Wunderbar nearing completion
Oct 27, 2017 09:40AM
● By Editor
Music fills the establishment when you walk in. Workers scurry about their tasks with a smile and bounce to their step. This is a place where positive energy fuses with art and nature. Work is nearly complete on the former Harbor Light Supper Club, and the results are stunning.
Local carpenters, electricians, plumbers, painters, and artists have joined Chris and Terri Downing, the primary owners of the newly named Wunderbar, and the Downings’ considerably talented family members who also have some ownership and sweat equity in the business, to transform the building. But it isn’t just a physical change the Downings are after; it’s a cultural change as well.
“This is going to be hard to call this just a restaurant,” said Terri. “We want this place to be all about community. We will start with planting little seeds, music for kids, organic food for those with illness, an open mike for those who like to sing or are learning to perform. We will be free to cater, for birthday parties, special events. We plan to have a space for artists and a collaborative meeting space for the community. We will be fun, funky, silly. We will be supportive of the community who has been very supportive of us. There is more, but we will start small and grow.
“My husband and I drove past this building for 12 years, and every time we would go by it I would tell him, “‘I am going to own that bar someday,’” said Terri.
Terri’s dream came true on August 14 when the sale of the business closed.
Inside the building, the old U-shaped bar is still there, although it has new countertops. The stage in the back is right where it always was, but it has been entirely redone. The wooden floor has been sanded and covered with clear coats of polyurethane and looks great.
A middle section is adorned with big comfortable couches, and an electric fireplace hangs on the wall. It will be a meeting place to sit and relax and play games or chat. The back room is large and will be used for groups. A wine bar will be installed on one end of it.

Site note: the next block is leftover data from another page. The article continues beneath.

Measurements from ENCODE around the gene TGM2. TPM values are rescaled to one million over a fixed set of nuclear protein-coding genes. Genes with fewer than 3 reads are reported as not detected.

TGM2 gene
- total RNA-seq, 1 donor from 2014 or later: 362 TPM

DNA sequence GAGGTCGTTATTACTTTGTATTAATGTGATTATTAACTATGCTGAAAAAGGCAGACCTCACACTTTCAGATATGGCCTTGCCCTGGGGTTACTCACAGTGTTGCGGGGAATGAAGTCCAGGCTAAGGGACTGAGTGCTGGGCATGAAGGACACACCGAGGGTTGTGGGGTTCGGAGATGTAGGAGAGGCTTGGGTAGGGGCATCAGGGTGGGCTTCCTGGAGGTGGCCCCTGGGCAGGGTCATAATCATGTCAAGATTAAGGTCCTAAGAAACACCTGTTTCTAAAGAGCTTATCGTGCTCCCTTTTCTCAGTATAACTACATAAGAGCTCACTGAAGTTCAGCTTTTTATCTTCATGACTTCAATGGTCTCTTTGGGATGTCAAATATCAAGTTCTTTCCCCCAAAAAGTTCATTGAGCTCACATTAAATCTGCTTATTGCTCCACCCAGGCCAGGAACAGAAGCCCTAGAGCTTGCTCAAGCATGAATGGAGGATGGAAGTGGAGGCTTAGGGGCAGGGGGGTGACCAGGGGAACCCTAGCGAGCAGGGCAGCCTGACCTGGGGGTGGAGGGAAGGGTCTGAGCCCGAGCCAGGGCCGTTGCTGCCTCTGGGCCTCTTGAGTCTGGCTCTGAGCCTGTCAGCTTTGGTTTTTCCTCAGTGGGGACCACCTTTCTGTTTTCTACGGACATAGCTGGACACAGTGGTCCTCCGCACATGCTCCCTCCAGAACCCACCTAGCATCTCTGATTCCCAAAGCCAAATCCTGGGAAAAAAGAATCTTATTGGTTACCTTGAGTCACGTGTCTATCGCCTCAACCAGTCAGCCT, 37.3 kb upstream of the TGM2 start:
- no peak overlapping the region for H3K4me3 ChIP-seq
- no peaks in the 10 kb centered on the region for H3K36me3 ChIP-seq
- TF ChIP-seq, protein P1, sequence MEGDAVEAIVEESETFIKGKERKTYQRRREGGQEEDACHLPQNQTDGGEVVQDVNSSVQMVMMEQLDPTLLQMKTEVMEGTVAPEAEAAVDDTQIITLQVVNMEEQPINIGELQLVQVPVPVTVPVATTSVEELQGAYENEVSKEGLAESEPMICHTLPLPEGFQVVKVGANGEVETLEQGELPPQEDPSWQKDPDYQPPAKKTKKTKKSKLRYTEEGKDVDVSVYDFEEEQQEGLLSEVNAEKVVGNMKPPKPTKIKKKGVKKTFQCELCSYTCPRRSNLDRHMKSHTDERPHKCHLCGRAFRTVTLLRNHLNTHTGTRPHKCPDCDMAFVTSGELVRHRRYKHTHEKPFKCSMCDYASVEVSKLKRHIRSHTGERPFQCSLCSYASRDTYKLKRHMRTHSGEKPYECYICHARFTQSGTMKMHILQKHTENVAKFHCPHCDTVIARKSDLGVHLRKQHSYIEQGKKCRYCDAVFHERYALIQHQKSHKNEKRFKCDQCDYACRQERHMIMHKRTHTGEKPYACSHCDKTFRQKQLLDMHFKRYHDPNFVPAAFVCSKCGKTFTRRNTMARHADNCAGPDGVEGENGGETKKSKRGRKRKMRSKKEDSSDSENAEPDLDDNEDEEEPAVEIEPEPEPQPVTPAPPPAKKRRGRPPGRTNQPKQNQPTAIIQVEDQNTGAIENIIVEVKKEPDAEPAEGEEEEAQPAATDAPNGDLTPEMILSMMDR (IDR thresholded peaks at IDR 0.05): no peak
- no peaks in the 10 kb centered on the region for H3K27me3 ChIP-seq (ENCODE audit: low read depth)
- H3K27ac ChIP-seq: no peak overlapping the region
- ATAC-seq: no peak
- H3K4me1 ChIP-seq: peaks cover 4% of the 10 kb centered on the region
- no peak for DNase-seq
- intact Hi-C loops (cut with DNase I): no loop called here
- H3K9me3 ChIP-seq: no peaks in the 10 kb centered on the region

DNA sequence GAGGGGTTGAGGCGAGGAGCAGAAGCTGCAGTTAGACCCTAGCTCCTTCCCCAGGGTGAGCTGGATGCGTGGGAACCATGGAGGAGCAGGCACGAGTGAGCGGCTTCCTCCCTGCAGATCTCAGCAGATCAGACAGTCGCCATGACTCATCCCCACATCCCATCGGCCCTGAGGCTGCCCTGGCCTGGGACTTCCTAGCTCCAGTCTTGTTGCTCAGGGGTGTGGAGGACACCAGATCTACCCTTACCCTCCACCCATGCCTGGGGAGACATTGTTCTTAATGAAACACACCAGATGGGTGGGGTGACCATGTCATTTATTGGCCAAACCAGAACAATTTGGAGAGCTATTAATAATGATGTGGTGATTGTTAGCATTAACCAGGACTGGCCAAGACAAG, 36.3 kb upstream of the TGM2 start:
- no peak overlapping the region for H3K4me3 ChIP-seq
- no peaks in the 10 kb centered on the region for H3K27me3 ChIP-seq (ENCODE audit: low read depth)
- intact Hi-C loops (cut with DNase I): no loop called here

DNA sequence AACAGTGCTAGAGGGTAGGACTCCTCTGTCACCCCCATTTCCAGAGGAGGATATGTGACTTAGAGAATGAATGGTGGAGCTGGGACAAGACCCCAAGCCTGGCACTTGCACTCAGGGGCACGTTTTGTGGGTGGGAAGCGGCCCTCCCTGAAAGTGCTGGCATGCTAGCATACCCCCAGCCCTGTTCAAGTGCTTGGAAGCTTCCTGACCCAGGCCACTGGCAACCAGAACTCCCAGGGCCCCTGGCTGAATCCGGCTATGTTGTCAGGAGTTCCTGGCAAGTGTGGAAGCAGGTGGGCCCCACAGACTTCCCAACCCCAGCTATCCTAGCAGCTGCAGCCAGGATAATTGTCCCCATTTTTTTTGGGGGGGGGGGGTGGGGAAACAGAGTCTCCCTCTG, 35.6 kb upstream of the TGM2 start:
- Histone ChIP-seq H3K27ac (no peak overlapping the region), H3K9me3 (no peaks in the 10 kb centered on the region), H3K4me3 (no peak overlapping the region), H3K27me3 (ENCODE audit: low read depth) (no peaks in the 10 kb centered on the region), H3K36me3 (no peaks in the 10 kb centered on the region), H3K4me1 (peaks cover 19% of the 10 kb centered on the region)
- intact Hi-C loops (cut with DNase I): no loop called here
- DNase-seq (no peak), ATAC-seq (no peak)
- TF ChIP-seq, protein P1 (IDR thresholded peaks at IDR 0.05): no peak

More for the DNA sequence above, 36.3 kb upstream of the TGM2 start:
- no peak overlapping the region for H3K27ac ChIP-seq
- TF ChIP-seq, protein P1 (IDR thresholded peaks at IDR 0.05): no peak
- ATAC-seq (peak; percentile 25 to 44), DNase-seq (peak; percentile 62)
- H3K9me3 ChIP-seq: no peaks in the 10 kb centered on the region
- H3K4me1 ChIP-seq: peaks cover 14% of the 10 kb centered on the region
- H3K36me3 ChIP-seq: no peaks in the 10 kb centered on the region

Food will be served in “small bites” on Pitzari boards. Organic beef will be purchased from Peterson Farms in Wisconsin and prepared by chef Malcolm Kaplan, who hails from the Twin Cities. There will be a lot of soups, fish, flatbreads and fresh organic vegetables on what at first will be a simple menu.
The walls are covered in art picked out by Abbey (Hedstrom) Toftey. Jeff Neilsen’s imaginative paintings adorn bathroom stalls. Betsy Bowen woodblock prints hang throughout the building. Old pictures of Halloween parties held at the Harbor Light are in the lobby. Locals have come by and seen their former selves all decked out in a costume.
There is space to fit 277 people in the Wunderbar. Plans are to serve breakfast, lunch, and supper, but they will open with a limited menu.
Family members and staff involved are Chris and Terri, Elizabeth Kubricky, a daughter, will be the event manager. A second daughter, Rebecca Ratnam will assist her sister. Jennifer Trowbridge, a cousin, is the project manager. Another cousin, Kurt Anderson, is the resident gnome. Jason Baumgarth will be the bar manager, and Malcolm Kaplan will be the executive chef.
“We will have 16-17 people working at any one time,” said Terri. “Eight in the front of the house and eight or nine in the back of the house.”
There is talk of turning the old icehouse located behind the restaurant into a poker house, with the proceeds from the game going to charity. There are plans to build hiking trails in the back on their property that link up with the current trails. And already there are two tents set up for camping and two retro trailers from the 1950s-1960s that are set up for guests. More trailers will be brought in, said Kurt.
“We have been coming up here our whole lives,” said Jennifer. “This has been my happy space since I was little.”
There will be a Halloween party on Saturday, October 28. Not everything will be done, but the detail put into the deck outside, the pictures of the original post office, the peace treaty, local fishermen, the light fixtures, wall art, all of the work done to now, it’s well worth seeing. And the family behind it, well worth getting to know and celebrate.